Many of the biggest policy challenges we are now facing – such as the increase in people with chronic health conditions – will only be resolved if we are successful in persuading people to change their behaviour, their lifestyles or their existing habits. Fortunately, over the last decade, our understanding of influences on behaviour has increased significantly and this points the way to new approaches and new solutions.
That statement appears in the Foreword of a new joint publication by the Cabinet Office and the Institute for Government MINDSPACE: Influencing behaviour through public policy. The authors of the report, intended for policy-makers, distill behavior change principles into MINDSPACE:
Messenger: We are heavily influenced by who communicates with us.
Incentives: Our responses to incentives are shaped by predictable mental shortcuts, such as strongly avoiding losses.
Norms: We are strongly influenced by what other people do.
Defaults: We tend to ‘go with the flow’ of pre-set options.
Salience: Our attention is drawn to what is novel and seems relevant for us.
Priming: Our actions are often influenced by sub-conscious clues.
Affect: Our emotional associations can powerfully shape our actions.
Commitments: We seek to be consistent with our public promises, and reciprocate acts.
Ego: We act in ways that make us feel better about ourselves.
Some of you will wonder why some of the other tried and true principles of behavior change are not on this list; why not include models, intentions, needs, desires, stages of change, positive reinforcement, attitudes, connections (or social support) and efficacy?
The authors note that there are at least two models for thinking about behavior change. The first approach is the ‘rational’ or ‘cognitive’ model. They continue: Most traditional interventions in public policy follow this model. The presumption is that citizens and consumers will analyse the various pieces of information from politicians, governments and markets, the numerous incentives offered to us and act in their best interests (however they define their best interests, or - more paternalistically - however policymakers define them).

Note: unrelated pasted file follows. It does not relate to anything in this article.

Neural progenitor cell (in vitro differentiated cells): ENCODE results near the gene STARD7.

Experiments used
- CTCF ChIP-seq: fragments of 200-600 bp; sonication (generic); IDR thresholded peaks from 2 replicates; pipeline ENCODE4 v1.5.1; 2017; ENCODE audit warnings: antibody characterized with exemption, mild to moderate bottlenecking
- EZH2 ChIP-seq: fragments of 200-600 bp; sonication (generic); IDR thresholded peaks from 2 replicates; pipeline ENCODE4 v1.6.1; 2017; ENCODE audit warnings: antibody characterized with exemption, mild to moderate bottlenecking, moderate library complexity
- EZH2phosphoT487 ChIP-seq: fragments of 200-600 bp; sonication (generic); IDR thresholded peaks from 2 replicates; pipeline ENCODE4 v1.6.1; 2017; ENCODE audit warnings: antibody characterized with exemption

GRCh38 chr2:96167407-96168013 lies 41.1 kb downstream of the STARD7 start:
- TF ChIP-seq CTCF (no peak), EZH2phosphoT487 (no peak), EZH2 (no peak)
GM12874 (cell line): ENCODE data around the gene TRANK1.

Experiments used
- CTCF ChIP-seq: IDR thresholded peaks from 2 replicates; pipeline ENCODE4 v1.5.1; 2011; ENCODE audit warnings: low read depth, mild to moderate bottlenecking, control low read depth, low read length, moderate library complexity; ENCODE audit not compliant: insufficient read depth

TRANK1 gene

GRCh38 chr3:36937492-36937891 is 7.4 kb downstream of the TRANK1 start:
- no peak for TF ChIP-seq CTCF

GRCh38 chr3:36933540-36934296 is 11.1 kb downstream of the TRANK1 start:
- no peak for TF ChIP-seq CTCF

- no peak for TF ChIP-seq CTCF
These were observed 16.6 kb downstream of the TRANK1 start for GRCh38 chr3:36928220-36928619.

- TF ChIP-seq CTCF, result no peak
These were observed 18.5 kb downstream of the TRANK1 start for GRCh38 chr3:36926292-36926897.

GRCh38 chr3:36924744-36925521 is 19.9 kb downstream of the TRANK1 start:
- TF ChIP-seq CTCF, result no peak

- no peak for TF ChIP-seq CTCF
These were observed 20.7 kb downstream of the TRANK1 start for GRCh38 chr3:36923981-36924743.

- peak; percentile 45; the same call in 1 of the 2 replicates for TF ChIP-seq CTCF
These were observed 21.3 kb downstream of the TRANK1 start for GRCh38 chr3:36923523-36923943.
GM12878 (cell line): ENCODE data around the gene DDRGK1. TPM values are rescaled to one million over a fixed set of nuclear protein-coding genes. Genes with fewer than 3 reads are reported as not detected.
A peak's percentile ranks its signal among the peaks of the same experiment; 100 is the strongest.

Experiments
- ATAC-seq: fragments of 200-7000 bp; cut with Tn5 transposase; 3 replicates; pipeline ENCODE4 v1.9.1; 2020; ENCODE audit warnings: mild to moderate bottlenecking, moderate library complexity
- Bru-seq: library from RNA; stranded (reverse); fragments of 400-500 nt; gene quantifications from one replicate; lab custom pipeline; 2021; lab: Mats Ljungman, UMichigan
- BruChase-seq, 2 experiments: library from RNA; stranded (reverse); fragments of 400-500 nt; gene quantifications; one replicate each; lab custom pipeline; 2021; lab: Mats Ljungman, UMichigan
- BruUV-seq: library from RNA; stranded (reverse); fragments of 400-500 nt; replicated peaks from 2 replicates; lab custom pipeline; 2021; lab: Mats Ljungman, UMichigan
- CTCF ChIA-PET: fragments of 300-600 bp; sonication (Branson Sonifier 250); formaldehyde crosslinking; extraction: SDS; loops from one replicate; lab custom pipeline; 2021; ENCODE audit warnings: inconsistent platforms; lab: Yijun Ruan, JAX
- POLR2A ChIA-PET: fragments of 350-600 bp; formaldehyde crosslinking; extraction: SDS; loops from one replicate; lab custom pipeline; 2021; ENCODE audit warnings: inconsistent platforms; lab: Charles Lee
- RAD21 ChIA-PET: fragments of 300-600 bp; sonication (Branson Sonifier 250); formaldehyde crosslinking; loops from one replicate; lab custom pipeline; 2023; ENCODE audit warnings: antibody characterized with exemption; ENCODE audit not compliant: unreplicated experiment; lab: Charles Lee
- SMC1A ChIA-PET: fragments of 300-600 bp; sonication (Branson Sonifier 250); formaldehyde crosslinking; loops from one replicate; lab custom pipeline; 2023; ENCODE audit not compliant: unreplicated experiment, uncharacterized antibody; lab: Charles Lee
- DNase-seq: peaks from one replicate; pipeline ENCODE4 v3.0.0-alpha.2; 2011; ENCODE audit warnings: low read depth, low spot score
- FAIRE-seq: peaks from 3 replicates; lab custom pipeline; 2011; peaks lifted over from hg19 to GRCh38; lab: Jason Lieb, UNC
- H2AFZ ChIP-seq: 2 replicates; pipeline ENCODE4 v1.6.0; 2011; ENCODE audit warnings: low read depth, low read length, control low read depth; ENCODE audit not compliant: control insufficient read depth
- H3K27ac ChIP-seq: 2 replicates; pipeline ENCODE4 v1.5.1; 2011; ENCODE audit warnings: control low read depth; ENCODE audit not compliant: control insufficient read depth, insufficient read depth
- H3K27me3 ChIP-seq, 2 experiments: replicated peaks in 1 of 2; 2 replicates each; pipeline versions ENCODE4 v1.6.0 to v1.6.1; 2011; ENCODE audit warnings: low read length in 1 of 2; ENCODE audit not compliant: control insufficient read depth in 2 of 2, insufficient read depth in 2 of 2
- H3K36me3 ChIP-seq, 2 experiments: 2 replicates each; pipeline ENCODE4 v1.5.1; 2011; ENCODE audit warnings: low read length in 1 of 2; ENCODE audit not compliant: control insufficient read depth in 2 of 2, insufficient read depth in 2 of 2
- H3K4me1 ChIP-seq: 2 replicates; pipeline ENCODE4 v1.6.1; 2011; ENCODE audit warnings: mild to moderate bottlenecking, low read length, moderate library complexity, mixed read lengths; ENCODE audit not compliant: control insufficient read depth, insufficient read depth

The contrasting model of shaping behaviour focuses on the more automatic processes of judgment and influence. This shifts the focus of attention away from facts and information, and towards altering the context within which people act. We might call this the ‘context’ model of behaviour change. The context model recognises that people are sometimes seemingly irrational and inconsistent in their choices, often because they are influenced by surrounding factors.’
So MINDSPACE becomes a methodology for, as they put it, changing behavior without changing minds. It certainly provides something for us to think about when we try and use policy-making as a way of changing behaviors. Are we, in fact, simply applying our old prejudices for rational decision-making and persuasion by implementing policies that mandate the delivery of more information (think about BMI report cards in schools, restaurant menu-labeling programs for example)? Or are we focusing on changing the context in which judgments and decisions about health behaviors are made? And should we also be asking how we can expand the frame for policy-making even more and focus on the marketplace itself to improve health behaviors by increasing access and opportunities to healthier behavioral options, products and services?
[Graphic is from the publication.]